Campaigns and pollsters periodically release to donors and reporters "memos" arguing why their candidate is in terrific shape to win the election, even when their candidate's prospects are hopeless. Last week, the Democratic group American Bridge 21st Century released one not so subtly titled, "Why Rick Scott Can't Win in 2018."
Scott will make his long-expected Senate candidacy official Monday, and the memo reads like a last-ditch effort to convince Scott not to run against three-term Democratic incumbent Bill Nelson. But it also makes strong and valid points, particularly about how the political climate is vastly different this year than when Scott squeaked to victory in 2010 and 2014 during GOP wave elections.
"Rick Scott's decision to run for U.S. Senate will go down as one of the biggest mistakes in recent Florida political history. Scott's two razor-thin wins were dependent on a base-first strategy that only works in Republican wave years," American Bridge wrote.
"Without backlash against the White House to rely on, Scott will no doubt resort to spending millions on negative ads — but in 2010 and 2014, after twice setting a record for spending in a Florida campaign, Scott won the lowest number of votes of all the statewide Republicans on the ballot. The pattern is clear: Even when Republicans have done well, Rick Scott has struggled. It is too early to tell if the Democratic wave in 2018 will be a surge or a tsunami, but one thing is clear: It will be too strong for Rick Scott to overcome."
The counter argument is that Nelson, also known as "the Luckiest Politician in Florida," hasn't faced a tough opponent since Lawton Chiles trounced him for the Democratic gubernatorial nomination in 1990. Plus, polls show a vast chunk of Florida's electorate is barely familiar with Nelson, meaning a well-funded opponent like Scott has an opportunity to define him as a liberal tax-loving monster.
At this point, Nelson versus Scott looks like a coin toss.
Even without Scott's money, history indicates the 2018 U.S. Senate race will be a very, very expensive affair.
When Nelson first ran for the office in 2000, spending topped out at $19.3 million, according to a recap by opensecrets.org.
In the 2016 Florida Senate race won by Marco Rubio, spending hit $110.5 million.
That's a 472 percent increase in 16 years. And it illustrates the rise of outside spending. During the time, such spending increased from $2.4 million to $50.6 million.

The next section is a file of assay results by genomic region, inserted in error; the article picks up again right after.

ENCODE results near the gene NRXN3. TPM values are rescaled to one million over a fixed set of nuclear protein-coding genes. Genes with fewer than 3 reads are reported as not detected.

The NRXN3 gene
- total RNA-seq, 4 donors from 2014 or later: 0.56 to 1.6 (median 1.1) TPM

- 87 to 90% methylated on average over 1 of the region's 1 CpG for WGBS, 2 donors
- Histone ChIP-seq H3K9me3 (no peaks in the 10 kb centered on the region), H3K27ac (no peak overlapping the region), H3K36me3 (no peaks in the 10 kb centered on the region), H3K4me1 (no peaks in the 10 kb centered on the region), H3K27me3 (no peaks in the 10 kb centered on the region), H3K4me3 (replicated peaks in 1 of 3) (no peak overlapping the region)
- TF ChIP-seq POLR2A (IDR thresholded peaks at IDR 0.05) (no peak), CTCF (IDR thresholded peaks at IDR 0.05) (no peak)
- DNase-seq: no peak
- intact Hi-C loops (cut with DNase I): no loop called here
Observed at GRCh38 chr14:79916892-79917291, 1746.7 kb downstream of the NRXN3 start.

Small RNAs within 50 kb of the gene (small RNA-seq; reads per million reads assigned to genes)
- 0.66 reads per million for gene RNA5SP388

Get out the vote
Billionaire Tom Steyer's NextGen America group is joining an array of liberal groups for a voter registration drive Tuesday aimed at young people.
Tampa is among 13 events in Florida, part of 200 to be held across the country, according to NextGen America. The University of Tampa event will begin at 11 a.m. and is themed "Vote for the Planet."
Others events will take place at the University of North Florida, Jacksonville University, FSU, UF, FAMU, USF, Florida Southern College, UCF, Stetson, FAU, Palm Beach State College, University of Miami and FIU.
Donna Shalala has been campaigning to replace U.S. Rep. Ileana Ros-Lehtinen, R-Miami, for less than a month and already she's raised more than $1 million, her campaign announced Thursday.
Her first-quarter total — an eye-popping number even for the woman who helped raised billions for the University of Miami — immediately gives her one of the fattest war chests in a crowded Democratic primary. The funds should help her capitalize on her name, which an internal campaign poll showed is well-known in the district following years of work at the university and as Health and Human Services secretary under President Bill Clinton.
"The moment she officially announced her intentions to run for this seat, contributors at all levels and across party lines eagerly stepped forward to assist the campaign with their financial support," Fernand Amandi, a consultant for the Shalala campaign, said in a statement.
Sen. Rubio has seen the wisdom of philosophy.
As a presidential candidate in 2015, he declared: "Welders make more money than philosophers. We need more welders and less philosophers."
But Rubio recently said he'd changed his mind and that he started reading the Stoics. "I've changed my view on philosophy. But not on welders. We need both!" he tweeted.
The Federalist, a conservative online magazine, last week called out Rubio's change of heart, while praising him for making it.
"Maybe he actually listened to those of us who argued back in defense of philosophy. Or maybe Rubio is just another flip-flopping politician who was against philosophy before he was for it," wrote Robert Tracinski, who studied philosophy at the University of Chicago. "Whatever the case, he's right this time around. We do need philosophers, and what has happened in the past three years demonstrates all the more seriously why we need them."
Alex Leary and David Smiley contributed to this week's Buzz.